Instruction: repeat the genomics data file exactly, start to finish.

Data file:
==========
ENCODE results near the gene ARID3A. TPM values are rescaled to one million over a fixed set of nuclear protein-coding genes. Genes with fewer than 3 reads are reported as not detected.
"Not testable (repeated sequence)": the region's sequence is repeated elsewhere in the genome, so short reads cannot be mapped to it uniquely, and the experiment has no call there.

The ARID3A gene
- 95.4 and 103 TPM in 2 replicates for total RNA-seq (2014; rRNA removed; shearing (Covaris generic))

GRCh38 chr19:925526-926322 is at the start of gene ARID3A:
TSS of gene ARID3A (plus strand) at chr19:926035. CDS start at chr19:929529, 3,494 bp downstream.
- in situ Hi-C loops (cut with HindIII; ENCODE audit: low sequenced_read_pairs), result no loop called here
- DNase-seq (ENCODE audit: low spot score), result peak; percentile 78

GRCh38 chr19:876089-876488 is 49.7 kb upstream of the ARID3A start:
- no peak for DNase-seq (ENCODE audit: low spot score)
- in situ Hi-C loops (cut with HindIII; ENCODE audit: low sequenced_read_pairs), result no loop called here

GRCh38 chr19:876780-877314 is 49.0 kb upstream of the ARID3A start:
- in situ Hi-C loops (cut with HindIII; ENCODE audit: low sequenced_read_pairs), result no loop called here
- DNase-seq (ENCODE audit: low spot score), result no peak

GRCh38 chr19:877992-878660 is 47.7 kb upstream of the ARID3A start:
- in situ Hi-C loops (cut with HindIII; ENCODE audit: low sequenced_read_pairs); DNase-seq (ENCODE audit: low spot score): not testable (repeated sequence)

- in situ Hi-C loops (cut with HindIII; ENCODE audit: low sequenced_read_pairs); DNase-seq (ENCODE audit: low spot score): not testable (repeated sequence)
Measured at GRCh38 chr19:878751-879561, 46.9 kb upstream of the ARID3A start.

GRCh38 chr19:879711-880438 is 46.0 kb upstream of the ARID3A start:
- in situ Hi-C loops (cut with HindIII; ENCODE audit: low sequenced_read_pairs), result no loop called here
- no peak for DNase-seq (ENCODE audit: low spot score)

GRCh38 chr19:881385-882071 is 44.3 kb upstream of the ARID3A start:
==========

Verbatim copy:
ENCODE results near the gene ARID3A. TPM values are rescaled to one million over a fixed set of nuclear protein-coding genes. Genes with fewer than 3 reads are reported as not detected.
"Not testable (repeated sequence)": the region's sequence is repeated elsewhere in the genome, so short reads cannot be mapped to it uniquely, and the experiment has no call there.

The ARID3A gene
- 95.4 and 103 TPM in 2 replicates for total RNA-seq (2014; rRNA removed; shearing (Covaris generic))

GRCh38 chr19:925526-926322 is at the start of gene ARID3A:
TSS of gene ARID3A (plus strand) at chr19:926035. CDS start at chr19:929529, 3,494 bp downstream.
- in situ Hi-C loops (cut with HindIII; ENCODE audit: low sequenced_read_pairs), result no loop called here
- DNase-seq (ENCODE audit: low spot score), result peak; percentile 78

GRCh38 chr19:876089-876488 is 49.7 kb upstream of the ARID3A start:
- no peak for DNase-seq (ENCODE audit: low spot score)
- in situ Hi-C loops (cut with HindIII; ENCODE audit: low sequenced_read_pairs), result no loop called here

GRCh38 chr19:876780-877314 is 49.0 kb upstream of the ARID3A start:
- in situ Hi-C loops (cut with HindIII; ENCODE audit: low sequenced_read_pairs), result no loop called here
- DNase-seq (ENCODE audit: low spot score), result no peak

GRCh38 chr19:877992-878660 is 47.7 kb upstream of the ARID3A start:
- in situ Hi-C loops (cut with HindIII; ENCODE audit: low sequenced_read_pairs); DNase-seq (ENCODE audit: low spot score): not testable (repeated sequence)

- in situ Hi-C loops (cut with HindIII; ENCODE audit: low sequenced_read_pairs); DNase-seq (ENCODE audit: low spot score): not testable (repeated sequence)
Measured at GRCh38 chr19:878751-879561, 46.9 kb upstream of the ARID3A start.

GRCh38 chr19:879711-880438 is 46.0 kb upstream of the ARID3A start:
- in situ Hi-C loops (cut with HindIII; ENCODE audit: low sequenced_read_pairs), result no loop called here
- no peak for DNase-seq (ENCODE audit: low spot score)

GRCh38 chr19:881385-882071 is 44.3 kb upstream of the ARID3A start: